Shelter and Network Rail station outreach helps more than 300 homeless people

Over 300 people sleeping rough have been helped by a pioneering partnership between housing and homelessness charity Shelter, and two of Network Rail’s largest railway stations.

For the last year station staff at Manchester Piccadilly and Birmingham New Street have teamed up with the charity to find a route out of homelessness for people who are living on the streets around the major transport hubs.

Through the pilot, station staff have been specially trained by Shelter to connect and refer the people they encounter sleeping rough for tailored help and support.

Interventions by the outreach staff in the stations can be a first step in the process to securing settled accommodation and life-changing support for people living on the streets, some of whom have been sleeping rough for a long time.

To date the initiative has helped 316 people who were sleeping rough in or around the two major stations. The help includes support to access essential services, such as registering with a GP, mental health services and setting up a bank account, as well as support to access accommodation.

15 have secured settled housing, and another 135 have been helped into temporary accommodation. As it enters its second year the initiative hopes to do further work and help find settled housing for even more people on their journey out of homelessness.

One of the people helped was Ryan, 40, who had been sleeping rough around Birmingham New Street station for four months during the pandemic. Through the pilot he was supported by Shelter with a number of issues, including addiction, and is currently living in supported recovery accommodation.

Ryan said: “This time a year ago life was very different, and I remember feeling like there was no way out. But since that first ‘hello’ at the station, things have only got brighter. When the engagement workers reached out it felt like someone had thrown me a lifeline. I was given options that I never knew were even available to me, and they supported me every step of the way. Thanks to them I’ve not only got a safe home, but also a chance to see my daughter. For the first time in years I have hope for the future.”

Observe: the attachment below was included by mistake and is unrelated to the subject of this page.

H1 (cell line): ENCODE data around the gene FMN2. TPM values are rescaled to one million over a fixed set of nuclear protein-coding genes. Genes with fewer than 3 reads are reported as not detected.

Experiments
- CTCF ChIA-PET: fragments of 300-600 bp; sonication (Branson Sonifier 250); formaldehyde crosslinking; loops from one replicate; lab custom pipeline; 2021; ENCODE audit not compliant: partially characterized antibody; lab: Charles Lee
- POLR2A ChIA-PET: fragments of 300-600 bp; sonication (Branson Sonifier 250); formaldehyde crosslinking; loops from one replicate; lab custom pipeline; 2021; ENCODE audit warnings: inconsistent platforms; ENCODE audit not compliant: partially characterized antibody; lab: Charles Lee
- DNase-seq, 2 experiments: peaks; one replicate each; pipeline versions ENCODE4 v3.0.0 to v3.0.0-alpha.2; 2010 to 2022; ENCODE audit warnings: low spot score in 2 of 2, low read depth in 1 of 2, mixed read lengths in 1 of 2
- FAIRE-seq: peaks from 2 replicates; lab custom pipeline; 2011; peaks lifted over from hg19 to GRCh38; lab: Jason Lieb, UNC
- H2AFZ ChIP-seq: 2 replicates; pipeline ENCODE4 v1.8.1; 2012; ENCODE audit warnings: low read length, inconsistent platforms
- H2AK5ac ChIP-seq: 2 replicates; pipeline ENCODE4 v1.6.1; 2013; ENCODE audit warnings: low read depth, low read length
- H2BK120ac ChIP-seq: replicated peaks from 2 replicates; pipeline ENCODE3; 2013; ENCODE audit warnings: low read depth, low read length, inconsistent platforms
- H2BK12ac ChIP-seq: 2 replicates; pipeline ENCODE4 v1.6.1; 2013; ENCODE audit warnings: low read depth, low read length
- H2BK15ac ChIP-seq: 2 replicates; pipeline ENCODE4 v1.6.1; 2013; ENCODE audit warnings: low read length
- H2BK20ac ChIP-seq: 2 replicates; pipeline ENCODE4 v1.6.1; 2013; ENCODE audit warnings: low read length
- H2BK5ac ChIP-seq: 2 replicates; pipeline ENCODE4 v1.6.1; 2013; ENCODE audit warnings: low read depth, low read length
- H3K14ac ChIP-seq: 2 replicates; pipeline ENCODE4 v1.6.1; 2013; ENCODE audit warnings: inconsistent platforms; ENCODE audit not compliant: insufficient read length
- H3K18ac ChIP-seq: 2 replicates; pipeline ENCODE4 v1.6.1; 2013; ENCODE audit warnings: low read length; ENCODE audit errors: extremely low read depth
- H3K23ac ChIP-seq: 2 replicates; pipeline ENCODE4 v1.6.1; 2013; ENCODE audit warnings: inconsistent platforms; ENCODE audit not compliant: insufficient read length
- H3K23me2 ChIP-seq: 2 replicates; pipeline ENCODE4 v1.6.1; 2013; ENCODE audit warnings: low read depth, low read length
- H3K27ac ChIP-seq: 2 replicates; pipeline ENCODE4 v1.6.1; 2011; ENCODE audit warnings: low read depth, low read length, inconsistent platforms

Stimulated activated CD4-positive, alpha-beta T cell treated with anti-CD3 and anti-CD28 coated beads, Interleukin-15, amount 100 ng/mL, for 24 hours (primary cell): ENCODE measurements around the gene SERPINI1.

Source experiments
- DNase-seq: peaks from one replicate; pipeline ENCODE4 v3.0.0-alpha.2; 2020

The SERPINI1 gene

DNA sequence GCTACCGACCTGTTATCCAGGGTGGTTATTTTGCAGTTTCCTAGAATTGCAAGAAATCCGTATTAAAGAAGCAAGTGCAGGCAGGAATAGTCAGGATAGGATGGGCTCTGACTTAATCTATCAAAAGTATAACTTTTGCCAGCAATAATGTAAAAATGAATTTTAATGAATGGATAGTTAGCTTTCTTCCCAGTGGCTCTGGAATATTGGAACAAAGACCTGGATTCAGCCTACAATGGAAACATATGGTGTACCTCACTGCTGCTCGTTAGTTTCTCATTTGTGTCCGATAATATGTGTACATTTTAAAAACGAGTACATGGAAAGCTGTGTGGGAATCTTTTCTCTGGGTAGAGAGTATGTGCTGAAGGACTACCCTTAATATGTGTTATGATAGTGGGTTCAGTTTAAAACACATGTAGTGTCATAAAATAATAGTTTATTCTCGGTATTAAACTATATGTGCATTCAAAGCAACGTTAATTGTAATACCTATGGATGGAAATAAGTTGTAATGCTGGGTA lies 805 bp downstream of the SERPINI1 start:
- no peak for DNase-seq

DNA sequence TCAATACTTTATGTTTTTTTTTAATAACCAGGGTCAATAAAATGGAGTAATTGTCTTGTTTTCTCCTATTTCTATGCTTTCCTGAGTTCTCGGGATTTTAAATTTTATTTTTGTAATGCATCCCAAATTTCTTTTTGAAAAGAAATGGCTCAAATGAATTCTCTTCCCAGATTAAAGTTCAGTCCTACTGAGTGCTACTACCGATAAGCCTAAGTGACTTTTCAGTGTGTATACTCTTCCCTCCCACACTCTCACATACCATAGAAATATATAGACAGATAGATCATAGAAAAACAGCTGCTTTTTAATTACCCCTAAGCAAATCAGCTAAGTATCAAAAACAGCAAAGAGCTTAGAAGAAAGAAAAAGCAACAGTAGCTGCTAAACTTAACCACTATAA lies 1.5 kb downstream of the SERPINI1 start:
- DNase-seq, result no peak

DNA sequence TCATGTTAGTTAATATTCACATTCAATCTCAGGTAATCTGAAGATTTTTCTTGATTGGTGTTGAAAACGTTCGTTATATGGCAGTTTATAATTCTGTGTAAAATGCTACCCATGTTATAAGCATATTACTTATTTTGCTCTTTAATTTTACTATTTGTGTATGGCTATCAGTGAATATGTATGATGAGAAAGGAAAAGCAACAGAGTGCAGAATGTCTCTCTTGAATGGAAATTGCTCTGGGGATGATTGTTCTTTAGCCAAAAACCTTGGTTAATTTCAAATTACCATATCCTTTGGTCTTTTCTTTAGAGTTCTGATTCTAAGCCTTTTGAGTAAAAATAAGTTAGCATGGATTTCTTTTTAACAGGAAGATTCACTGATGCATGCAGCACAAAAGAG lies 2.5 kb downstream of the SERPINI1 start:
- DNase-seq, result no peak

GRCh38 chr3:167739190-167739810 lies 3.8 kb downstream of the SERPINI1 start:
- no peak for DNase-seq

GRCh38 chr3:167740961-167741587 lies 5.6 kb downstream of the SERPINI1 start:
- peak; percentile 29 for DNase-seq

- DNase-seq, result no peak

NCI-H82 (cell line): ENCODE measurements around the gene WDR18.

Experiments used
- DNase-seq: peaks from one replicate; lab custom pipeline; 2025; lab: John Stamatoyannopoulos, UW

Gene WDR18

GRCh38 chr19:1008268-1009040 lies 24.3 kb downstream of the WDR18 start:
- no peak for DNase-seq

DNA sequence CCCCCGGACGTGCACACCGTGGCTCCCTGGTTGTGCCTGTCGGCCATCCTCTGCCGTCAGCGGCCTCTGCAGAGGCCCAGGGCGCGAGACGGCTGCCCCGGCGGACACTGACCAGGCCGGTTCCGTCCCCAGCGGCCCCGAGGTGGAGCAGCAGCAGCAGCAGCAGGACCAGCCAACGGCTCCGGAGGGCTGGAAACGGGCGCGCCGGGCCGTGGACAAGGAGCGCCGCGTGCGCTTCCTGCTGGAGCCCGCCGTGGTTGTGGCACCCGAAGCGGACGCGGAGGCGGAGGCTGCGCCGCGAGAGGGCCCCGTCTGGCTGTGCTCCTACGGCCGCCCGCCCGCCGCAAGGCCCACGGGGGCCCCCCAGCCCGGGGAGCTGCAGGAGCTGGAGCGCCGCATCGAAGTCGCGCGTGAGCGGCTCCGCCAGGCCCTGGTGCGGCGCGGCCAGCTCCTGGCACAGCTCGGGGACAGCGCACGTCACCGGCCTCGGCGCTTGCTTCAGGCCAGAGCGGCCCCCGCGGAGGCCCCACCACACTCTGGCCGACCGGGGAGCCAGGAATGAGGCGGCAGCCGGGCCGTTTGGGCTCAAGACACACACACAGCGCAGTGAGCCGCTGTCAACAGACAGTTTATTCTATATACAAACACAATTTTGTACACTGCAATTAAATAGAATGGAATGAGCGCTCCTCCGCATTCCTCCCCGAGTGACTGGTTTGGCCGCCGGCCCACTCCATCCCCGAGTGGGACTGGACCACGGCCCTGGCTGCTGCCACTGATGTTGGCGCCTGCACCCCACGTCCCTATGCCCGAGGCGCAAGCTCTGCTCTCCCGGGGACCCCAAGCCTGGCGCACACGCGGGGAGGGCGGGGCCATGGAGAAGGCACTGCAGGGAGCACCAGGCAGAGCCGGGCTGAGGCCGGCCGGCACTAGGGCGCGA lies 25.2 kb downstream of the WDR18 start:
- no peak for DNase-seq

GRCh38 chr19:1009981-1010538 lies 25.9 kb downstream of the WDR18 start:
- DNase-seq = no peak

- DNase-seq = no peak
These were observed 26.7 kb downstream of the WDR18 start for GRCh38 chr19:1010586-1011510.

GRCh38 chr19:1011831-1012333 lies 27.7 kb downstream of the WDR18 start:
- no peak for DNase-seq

The pilot will also see the opening of a new dedicated welfare room for the outreach project at Birmingham New Street station.

The room, furnished with donated furniture from Shelter’s partner and online retailer Wayfair, will give those seeking help a private space to have a hot drink and speak to engagement workers and station staff, away from the hustle of the station concourse. It’s thought to be the first dedicated room of its kind at a British railway station. A similar welfare room at Manchester Piccadilly is due to open in the coming weeks.

Tim Shoveller, Network Rail’s North West and Central region managing director, said: “It’s fantastic to see the real impact this outreach scheme has made to lives like Ryan’s and dozens of others in both Manchester and Birmingham, and the opening of the new welfare rooms.

“Before this partnership between Network Rail and Shelter, station staff often felt powerless because they didn’t know how best to help those without a safe and secure place to sleep for the night. Ryan’s success shows how equipping railway workers with the knowledge and skills to help people find a route out of homelessness can really turn lives around.”

Vicky Hines, Birmingham Shelter Hub Manager said: “These pilots have shown us all what is possible when we come together to support people who find themselves sleeping rough. Someone knowing they’ve got options and don’t have to face homelessness alone can change their life forever.

“The station team’s commitment has been inspiring, and we’re really proud we’ve been able to empower them to help hundreds of people in and around the stations. In the second year of our partnership with Network Rail, we hope to offer even more people a route out of homelessness.”

Network Rail and Shelter have partnered for a second year to continue to deliver the outreach service in both locations, working closely with the Department for Transport.

The Shelter Outreach project forms part of Network Rail’s five year ‘Routes out of Homelessness’ campaign.

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Photo credit: Network Rail

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